[23:49] Rob: So the premise of the book is essentially if you believe that these are right, assuming that they are in fact your strengths, and if you focus on these and you try to take advantage of them and build them and hone them, that you will not only be more successful in what you do – you will achieve more – but you will be just a hell of a lot happier because you’re taking advantage of things that naturally give you life and give you energy.
[24:14] It sounds like you’ve already thought of ways in the past that you’ve used these and that you’ve taken advantage of them, which is cool because it seems like they do in fact fit you.
[24:23] Have you given any thought to something you might need to change in your current work situation? Is there any utility to knowing these things for you? Are you going to do something different or architect your career differently? Or do you feel like you happened upon the right path already and that you’re already utilizing all of these things?
[24:41] Mike: I think that it’s a combination of those things. I think that it’s easier to reflect on the situations that I’ve been in and say, “Yes these really do fit me.” But I think it’s a little bit more difficult to look at these and then say, “How can I use these to my advantage?”
[24:56] Rob: Yeah that makes sense.
[24:59] Mike: For example AuditShark product that I’m launching, some of the competitors that I have are much more in the enterprise space. They are companies with lots of resources, and I’m essentially leveraging the compete strength to not only keep me going but to try and measure my success against their success.
[25:21] I think that will certainly help. How exactly I don’t know. Other than using it as a yardstick for measurement, I can’t see how there is any better measurement than money, to be perfectly honest. Money is basically your scorecard.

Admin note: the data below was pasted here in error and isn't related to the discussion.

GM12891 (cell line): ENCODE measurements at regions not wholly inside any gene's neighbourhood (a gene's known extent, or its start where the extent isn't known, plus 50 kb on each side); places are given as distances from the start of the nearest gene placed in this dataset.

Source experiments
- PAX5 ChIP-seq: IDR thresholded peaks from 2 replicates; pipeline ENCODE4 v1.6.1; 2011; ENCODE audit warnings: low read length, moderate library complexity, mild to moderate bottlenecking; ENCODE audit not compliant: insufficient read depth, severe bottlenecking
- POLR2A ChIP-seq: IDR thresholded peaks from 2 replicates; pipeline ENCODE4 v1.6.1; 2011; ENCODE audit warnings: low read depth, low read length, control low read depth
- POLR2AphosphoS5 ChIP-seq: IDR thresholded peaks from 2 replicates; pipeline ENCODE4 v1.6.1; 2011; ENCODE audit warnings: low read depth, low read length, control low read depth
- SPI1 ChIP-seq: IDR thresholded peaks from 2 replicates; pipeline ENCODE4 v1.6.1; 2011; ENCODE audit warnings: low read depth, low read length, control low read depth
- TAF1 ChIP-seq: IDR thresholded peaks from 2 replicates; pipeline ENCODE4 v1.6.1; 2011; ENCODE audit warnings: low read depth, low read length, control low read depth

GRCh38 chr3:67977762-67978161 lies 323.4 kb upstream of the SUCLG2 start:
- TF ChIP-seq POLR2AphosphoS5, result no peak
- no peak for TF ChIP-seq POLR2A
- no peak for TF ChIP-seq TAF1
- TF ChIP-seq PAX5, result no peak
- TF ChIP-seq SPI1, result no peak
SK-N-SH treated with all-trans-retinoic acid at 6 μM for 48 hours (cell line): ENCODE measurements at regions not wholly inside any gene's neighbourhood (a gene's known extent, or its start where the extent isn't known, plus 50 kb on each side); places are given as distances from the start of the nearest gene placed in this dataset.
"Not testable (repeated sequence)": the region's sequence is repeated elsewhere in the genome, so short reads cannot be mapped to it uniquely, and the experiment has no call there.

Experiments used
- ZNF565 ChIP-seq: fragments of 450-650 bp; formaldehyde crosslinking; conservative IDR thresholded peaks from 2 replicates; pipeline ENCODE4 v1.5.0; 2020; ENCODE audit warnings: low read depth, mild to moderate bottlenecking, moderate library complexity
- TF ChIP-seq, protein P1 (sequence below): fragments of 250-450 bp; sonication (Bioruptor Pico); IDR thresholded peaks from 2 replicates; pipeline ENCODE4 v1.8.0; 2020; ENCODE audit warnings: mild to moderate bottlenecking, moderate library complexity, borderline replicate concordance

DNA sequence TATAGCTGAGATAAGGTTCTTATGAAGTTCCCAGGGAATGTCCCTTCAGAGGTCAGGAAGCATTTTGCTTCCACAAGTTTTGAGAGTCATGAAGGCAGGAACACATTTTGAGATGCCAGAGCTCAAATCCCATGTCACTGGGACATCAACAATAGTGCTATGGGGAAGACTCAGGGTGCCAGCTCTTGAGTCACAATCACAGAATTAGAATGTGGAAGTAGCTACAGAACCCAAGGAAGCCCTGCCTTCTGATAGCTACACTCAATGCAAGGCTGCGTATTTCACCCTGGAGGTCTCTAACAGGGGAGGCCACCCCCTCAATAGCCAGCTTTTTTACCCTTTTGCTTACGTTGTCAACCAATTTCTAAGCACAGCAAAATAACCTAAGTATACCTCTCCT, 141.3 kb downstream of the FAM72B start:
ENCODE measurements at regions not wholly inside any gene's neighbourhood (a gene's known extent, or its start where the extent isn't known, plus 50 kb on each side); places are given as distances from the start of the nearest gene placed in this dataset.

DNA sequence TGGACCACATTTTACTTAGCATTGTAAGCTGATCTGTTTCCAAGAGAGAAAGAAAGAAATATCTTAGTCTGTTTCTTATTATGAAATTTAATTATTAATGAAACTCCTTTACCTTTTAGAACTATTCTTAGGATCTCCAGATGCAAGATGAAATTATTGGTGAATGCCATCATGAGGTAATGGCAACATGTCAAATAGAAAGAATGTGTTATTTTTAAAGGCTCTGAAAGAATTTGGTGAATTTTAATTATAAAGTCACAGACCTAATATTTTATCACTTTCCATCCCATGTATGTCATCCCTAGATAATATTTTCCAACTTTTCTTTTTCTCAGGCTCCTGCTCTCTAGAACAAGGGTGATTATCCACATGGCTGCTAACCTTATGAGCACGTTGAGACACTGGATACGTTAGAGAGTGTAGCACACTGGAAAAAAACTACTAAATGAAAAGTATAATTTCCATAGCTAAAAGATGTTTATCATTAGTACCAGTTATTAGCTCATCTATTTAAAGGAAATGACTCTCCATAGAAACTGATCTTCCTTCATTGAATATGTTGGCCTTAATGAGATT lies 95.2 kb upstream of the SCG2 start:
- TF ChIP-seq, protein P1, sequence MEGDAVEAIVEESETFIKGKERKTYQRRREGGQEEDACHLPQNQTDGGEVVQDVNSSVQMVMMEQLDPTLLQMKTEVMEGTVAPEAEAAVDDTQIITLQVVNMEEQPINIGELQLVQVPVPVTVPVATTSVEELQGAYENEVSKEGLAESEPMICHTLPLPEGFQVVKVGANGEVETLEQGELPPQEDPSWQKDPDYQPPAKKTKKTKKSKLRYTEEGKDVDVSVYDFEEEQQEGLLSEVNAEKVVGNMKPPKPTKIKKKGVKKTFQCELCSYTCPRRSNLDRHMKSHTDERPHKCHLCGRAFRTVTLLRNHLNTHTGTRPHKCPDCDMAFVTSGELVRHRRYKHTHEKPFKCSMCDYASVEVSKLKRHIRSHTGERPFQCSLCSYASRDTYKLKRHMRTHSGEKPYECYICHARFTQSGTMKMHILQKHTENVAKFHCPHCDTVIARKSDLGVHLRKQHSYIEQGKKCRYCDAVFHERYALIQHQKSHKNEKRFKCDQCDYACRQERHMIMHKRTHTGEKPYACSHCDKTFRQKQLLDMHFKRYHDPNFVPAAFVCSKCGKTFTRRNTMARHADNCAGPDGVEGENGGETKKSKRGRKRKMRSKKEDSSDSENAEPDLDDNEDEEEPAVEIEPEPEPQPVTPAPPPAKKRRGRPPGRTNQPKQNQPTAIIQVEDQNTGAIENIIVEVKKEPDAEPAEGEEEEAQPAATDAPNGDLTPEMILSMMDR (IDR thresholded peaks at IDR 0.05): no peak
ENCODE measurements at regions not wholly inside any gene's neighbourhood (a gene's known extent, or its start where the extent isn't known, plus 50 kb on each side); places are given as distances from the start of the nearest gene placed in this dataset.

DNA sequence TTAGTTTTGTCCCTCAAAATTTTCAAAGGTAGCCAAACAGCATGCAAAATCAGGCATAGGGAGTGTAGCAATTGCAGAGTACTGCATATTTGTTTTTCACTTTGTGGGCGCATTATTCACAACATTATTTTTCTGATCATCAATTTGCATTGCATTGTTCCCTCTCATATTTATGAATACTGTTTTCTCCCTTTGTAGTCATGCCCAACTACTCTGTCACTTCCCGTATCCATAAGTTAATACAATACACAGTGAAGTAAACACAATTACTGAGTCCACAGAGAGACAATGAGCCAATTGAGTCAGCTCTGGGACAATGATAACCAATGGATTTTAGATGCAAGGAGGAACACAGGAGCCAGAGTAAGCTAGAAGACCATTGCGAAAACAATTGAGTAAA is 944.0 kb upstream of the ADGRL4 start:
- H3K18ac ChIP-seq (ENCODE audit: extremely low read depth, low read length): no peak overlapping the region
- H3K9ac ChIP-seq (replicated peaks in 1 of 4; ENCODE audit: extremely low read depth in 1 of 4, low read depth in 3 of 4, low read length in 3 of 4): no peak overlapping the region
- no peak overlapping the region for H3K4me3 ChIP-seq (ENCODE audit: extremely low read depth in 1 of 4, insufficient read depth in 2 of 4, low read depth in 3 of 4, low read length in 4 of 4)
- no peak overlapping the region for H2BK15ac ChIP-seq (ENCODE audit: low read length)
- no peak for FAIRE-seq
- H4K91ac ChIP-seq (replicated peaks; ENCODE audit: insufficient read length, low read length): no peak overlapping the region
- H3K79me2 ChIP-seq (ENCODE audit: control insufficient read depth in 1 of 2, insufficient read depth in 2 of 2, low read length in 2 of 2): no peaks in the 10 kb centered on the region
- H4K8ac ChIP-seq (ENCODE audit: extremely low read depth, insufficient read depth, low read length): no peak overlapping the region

[25:35] Rob: I think another way you could take advantage of that is frankly that there are a bunch of us all doing the same thing, all launching products. I know you can’t just put a yardstick down, because it’s apples to oranges. But in the Academy there are a bunch of people launching. You can have friendly competition with them, certainly.
[25:52] I also think if you do wind up being part of a mastermind group, that could really be to a big advantage for you. Because I don’t have competition as one of my strengths, but I have always been competitive by nature and I hate to lose. So talking to other people has always motivated me to do things, to launch products.
[26:08] When I was in a band, there was another guy who wrote good songs. It always motivated me to go out and write a better song. It wasn’t a rivalry. It was actually a friendly competition. So that could be one way to look it.
[26:19] I guess in that case money still is the scorer, is the scorekeeper, because you would be probably comparing revenue and stuff. You’ve got to be careful about how you do that. You don’t want it to come across as, “I’m trying to beat everyone.” But maybe internally that could be a metric.
[26:34] Mike: Yeah I think that’s one of the difficult things is that when you have competition as a strength, you have to really be careful about how you apply that strength. Because you could be seen as coming across as arrogant or overly fanatical about something, and basically people just won’t want to talk to you about that sort of stuff.